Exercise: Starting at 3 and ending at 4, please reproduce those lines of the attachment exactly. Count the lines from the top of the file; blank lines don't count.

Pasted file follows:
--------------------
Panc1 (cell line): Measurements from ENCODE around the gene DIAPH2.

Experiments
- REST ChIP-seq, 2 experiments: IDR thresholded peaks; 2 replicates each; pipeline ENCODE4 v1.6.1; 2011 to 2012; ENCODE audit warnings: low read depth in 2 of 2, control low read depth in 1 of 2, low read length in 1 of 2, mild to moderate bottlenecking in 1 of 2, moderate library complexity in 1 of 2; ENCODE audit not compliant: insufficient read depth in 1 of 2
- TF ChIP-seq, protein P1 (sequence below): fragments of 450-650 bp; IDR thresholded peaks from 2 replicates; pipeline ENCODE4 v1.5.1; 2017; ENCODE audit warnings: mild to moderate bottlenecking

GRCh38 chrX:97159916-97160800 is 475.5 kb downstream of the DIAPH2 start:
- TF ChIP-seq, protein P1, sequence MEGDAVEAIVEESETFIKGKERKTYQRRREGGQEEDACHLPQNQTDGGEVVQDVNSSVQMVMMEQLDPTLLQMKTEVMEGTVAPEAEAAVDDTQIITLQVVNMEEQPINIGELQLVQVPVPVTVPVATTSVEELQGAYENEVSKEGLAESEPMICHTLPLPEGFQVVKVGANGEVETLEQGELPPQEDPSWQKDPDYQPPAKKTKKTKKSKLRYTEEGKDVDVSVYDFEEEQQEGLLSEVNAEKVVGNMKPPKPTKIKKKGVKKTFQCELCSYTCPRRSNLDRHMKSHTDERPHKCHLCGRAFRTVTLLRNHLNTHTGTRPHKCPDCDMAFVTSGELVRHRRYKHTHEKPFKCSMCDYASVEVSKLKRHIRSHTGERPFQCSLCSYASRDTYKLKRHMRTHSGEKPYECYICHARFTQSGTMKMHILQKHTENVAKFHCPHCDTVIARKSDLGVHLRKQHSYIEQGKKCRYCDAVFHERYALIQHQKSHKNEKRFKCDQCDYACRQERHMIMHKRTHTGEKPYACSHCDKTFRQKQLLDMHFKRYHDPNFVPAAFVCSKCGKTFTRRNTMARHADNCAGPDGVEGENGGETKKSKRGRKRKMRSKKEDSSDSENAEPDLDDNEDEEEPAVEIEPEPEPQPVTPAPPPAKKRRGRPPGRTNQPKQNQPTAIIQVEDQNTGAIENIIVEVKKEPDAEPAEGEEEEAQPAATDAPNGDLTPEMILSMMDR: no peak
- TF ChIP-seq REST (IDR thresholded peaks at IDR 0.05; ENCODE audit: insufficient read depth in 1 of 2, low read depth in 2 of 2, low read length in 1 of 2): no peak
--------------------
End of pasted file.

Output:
- REST ChIP-seq, 2 experiments: IDR thresholded peaks; 2 replicates each; pipeline ENCODE4 v1.6.1; 2011 to 2012; ENCODE audit warnings: low read depth in 2 of 2, control low read depth in 1 of 2, low read length in 1 of 2, mild to moderate bottlenecking in 1 of 2, moderate library complexity in 1 of 2; ENCODE audit not compliant: insufficient read depth in 1 of 2
- TF ChIP-seq, protein P1 (sequence below): fragments of 450-650 bp; IDR thresholded peaks from 2 replicates; pipeline ENCODE4 v1.5.1; 2017; ENCODE audit warnings: mild to moderate bottlenecking